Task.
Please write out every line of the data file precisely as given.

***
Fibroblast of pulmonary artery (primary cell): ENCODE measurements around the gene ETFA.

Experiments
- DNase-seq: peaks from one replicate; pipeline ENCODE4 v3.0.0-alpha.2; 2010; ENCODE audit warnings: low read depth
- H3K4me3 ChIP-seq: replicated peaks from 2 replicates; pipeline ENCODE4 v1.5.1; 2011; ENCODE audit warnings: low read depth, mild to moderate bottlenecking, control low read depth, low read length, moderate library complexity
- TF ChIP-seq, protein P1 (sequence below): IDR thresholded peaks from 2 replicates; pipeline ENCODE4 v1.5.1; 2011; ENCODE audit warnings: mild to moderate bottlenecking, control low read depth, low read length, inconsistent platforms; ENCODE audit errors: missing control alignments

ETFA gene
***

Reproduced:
Fibroblast of pulmonary artery (primary cell): ENCODE measurements around the gene ETFA.

Experiments
- DNase-seq: peaks from one replicate; pipeline ENCODE4 v3.0.0-alpha.2; 2010; ENCODE audit warnings: low read depth
- H3K4me3 ChIP-seq: replicated peaks from 2 replicates; pipeline ENCODE4 v1.5.1; 2011; ENCODE audit warnings: low read depth, mild to moderate bottlenecking, control low read depth, low read length, moderate library complexity
- TF ChIP-seq, protein P1 (sequence below): IDR thresholded peaks from 2 replicates; pipeline ENCODE4 v1.5.1; 2011; ENCODE audit warnings: mild to moderate bottlenecking, control low read depth, low read length, inconsistent platforms; ENCODE audit errors: missing control alignments

ETFA gene